Anyway, all that seems academic, and here is some SCIENCE to explain why!
After some bollocksed attempts at Trading, I discovered that you could get paid for just Staring At Stars, and since then, I’ve been hooked. There’s a Youtube video somewhere further down on the site, where I gabble on about parallax and am awfully pleased with myself for working out how to Explore. And now I just do this. Out went the cargo bay, in went a fuel scoop, and I’m off to infinity and beyond! Of course to really explore, you have to Boldy Go some place none else has Boldly Gotten At, and so I find myself staring at the Galaxy Map more and more, making Plans.
Aside from being beautiful in its own right, it provides all sorts of fascinating numbers. Elite: Dangerous’s Milky Way is very similar to ours; spiral, weighs about the same and smells similar but is different in two key ways. Firstly, there’s a star called “Sol” where the sun should be, and more importantly, almost all of it is made up. They’ve taken some time to fill in obvious known stars; the big ones with names like Castor, Mizar, Archenar, Button Moon, Unicron and such, and also filled in a few hundred thousand or so from actual stellar catalogues; Hipparcos Catalogue (Sidebar ‘HIP’ numbers) and Henry Draper Catalogue (HD numbers). The rest of the 400 billion or so were surprisingly, not added by hand during the beta by volunteers, but have been auto-generated, which itself must have been no small task!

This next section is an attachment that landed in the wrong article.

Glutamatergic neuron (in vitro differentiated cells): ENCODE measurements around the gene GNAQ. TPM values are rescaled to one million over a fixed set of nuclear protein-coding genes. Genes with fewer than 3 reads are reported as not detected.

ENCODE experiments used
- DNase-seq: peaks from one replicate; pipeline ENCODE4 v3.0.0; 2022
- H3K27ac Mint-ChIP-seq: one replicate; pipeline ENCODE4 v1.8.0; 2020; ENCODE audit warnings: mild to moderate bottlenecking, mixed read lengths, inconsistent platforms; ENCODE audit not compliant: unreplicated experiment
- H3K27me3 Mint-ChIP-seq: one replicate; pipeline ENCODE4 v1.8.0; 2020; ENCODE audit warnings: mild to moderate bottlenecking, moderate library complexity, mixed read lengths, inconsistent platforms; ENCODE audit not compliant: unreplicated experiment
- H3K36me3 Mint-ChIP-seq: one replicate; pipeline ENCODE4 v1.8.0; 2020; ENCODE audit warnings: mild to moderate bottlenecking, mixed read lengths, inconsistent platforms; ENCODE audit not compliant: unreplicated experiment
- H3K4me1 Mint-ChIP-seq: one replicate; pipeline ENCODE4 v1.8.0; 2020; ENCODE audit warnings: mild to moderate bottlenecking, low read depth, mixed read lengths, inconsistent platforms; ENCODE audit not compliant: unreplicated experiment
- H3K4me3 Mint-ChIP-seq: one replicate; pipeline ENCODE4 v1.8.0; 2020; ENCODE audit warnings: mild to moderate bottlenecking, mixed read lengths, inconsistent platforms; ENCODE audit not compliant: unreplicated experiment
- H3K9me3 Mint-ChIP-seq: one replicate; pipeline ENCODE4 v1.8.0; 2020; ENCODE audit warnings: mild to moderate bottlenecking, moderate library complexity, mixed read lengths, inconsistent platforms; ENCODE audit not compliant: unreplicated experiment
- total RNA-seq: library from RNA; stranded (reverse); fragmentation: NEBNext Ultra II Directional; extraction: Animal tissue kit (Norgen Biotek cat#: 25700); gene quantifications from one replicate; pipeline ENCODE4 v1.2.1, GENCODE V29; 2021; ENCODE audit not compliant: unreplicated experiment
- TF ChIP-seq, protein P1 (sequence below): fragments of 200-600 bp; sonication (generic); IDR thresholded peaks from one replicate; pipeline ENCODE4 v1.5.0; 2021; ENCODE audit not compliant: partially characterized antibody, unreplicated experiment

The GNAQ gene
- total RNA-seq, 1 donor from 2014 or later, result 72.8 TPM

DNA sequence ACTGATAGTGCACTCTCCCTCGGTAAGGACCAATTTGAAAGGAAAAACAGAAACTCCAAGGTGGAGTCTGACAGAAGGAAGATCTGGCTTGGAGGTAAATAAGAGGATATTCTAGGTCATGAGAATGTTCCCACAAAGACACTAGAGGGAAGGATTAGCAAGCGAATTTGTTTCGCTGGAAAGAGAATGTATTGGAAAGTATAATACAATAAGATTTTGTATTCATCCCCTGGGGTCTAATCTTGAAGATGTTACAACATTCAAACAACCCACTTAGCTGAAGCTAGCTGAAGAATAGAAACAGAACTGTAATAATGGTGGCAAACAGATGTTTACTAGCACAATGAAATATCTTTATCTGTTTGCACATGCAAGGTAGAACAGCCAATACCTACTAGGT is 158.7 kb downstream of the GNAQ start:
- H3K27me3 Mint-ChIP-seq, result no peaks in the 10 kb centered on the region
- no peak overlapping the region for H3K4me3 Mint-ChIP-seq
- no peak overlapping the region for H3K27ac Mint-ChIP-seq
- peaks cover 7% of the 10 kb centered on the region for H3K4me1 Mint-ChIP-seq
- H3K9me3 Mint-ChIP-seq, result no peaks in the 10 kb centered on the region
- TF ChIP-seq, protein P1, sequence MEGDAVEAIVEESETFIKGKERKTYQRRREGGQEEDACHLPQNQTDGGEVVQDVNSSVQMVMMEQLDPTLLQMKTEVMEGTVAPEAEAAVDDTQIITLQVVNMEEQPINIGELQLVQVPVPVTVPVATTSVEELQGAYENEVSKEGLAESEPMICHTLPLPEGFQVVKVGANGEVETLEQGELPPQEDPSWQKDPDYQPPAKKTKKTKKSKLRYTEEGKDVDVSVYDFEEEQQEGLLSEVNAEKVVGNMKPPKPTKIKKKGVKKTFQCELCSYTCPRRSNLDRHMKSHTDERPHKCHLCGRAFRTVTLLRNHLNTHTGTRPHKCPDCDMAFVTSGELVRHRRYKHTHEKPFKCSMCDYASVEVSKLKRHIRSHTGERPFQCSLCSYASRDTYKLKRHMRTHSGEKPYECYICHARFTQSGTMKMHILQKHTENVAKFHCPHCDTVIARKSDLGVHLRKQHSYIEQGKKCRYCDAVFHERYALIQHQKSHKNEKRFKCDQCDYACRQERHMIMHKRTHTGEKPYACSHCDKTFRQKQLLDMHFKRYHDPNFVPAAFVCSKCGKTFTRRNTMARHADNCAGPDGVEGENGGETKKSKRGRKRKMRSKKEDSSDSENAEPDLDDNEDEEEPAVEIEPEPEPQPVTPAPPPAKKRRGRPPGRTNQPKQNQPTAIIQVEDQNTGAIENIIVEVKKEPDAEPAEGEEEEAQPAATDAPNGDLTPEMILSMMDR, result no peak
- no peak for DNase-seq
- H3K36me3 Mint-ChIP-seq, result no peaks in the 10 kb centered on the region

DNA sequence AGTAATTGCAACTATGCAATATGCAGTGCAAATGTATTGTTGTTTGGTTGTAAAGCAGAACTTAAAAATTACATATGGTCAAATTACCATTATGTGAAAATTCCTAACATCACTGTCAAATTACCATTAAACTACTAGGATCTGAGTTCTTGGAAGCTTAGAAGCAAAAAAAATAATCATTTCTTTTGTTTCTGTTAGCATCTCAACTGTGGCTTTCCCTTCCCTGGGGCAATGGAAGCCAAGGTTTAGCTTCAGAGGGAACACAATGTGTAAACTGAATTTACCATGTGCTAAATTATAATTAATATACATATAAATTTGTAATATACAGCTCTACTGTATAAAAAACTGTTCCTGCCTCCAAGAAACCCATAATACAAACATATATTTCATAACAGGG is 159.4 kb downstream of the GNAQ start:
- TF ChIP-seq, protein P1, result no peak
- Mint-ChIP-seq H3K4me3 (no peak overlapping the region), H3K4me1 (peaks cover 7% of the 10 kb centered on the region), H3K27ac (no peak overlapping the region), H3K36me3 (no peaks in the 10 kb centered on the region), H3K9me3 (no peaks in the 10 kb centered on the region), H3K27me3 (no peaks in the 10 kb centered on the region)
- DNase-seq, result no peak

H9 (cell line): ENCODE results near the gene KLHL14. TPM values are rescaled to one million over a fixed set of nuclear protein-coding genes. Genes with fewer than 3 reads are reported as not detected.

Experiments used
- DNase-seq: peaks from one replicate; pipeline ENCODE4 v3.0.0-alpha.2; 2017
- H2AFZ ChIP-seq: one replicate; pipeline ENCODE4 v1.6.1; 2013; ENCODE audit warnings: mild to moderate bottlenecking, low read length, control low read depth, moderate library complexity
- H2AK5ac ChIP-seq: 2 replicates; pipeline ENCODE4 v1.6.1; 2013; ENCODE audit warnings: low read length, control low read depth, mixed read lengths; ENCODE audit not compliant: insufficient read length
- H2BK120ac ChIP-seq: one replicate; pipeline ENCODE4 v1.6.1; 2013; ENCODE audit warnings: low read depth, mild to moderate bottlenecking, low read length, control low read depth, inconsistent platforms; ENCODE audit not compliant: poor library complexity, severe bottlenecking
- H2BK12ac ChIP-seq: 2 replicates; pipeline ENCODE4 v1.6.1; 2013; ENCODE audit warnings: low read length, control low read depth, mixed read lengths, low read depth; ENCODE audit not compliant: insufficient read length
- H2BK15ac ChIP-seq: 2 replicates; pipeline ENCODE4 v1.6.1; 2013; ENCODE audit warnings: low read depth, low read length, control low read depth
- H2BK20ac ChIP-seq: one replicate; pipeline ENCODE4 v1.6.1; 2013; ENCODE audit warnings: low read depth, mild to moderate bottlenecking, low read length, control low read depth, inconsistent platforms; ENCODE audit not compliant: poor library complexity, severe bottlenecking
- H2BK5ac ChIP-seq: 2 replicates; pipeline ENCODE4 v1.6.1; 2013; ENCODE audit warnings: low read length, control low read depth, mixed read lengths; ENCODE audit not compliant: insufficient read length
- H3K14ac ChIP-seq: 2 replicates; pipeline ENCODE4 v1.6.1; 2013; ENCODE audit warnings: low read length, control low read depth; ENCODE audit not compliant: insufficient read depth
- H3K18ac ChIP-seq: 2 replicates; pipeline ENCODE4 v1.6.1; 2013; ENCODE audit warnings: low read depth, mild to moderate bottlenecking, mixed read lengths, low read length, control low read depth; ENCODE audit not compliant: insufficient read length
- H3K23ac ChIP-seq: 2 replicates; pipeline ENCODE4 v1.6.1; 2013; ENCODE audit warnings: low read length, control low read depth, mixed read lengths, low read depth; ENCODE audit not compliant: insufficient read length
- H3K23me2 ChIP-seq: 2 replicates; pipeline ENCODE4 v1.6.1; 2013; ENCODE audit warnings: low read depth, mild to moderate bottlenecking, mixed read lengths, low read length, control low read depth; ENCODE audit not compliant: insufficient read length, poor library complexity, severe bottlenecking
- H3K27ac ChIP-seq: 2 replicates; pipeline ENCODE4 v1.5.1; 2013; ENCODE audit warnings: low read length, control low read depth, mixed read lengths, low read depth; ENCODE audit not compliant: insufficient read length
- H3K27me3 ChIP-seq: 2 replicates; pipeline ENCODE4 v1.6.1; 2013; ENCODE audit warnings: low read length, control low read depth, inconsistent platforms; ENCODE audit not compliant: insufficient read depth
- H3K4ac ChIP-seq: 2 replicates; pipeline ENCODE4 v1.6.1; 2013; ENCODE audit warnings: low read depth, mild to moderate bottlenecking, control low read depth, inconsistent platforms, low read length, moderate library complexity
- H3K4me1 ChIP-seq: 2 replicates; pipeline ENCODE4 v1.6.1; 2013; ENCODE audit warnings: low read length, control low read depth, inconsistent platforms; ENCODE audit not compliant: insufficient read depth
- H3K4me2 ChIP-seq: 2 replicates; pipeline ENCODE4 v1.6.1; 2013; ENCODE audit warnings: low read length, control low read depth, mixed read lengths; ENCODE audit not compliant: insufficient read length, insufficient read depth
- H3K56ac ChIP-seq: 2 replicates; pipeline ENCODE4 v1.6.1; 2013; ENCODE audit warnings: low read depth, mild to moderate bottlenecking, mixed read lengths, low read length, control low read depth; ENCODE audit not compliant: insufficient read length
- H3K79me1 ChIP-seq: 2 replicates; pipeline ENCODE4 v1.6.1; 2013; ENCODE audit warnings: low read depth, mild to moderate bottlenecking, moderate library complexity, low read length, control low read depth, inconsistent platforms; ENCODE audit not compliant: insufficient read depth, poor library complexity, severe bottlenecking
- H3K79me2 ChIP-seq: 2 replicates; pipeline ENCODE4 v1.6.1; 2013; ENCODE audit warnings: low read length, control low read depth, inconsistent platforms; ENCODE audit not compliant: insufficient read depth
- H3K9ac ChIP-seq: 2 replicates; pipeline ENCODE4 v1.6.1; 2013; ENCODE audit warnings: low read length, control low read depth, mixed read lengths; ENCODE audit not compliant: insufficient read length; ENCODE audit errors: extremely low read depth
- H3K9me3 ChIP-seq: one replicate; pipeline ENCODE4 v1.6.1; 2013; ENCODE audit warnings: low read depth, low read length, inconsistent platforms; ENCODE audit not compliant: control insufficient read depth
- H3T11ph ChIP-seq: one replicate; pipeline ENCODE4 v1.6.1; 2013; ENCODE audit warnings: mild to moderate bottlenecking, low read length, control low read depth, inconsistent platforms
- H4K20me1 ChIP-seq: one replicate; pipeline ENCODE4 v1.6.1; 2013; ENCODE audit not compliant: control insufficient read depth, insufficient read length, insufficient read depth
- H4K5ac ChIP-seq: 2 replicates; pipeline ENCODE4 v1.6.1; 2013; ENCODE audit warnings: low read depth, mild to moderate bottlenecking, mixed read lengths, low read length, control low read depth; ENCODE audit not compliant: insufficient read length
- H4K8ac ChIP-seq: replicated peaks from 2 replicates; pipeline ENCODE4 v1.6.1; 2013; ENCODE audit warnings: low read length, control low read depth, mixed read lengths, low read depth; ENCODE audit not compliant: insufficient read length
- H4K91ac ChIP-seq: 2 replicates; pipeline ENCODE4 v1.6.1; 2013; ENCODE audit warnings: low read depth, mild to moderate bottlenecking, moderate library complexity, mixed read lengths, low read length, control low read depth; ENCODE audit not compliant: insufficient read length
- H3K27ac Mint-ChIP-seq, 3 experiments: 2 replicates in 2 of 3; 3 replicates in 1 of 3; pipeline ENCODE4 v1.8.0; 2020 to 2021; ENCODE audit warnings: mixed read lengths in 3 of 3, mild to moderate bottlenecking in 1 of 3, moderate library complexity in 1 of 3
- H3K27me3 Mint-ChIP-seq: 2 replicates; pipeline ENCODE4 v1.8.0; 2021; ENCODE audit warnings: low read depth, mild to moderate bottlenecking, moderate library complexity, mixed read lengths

Obviously I’m going to visit them all, but after sitting down and doing some very shaky maths, it seems to be quite a task I’ve set myself! My current ship can do about 11 LY per jump, although with the right fitting, some of the better ones can do up to 30 LY a hop. Making some pretty dubious assumptions about star density, I came up with an average distance between stars of about 8 LY, based on the bit we all started in. Equipped with the Fuel Scoop (ahh…iconic…), it takes about four minutes to complete one cycle of orientate, charge up, hyperjump, arrive, reorientate, refuel, pick out the next target from the map, and jump again.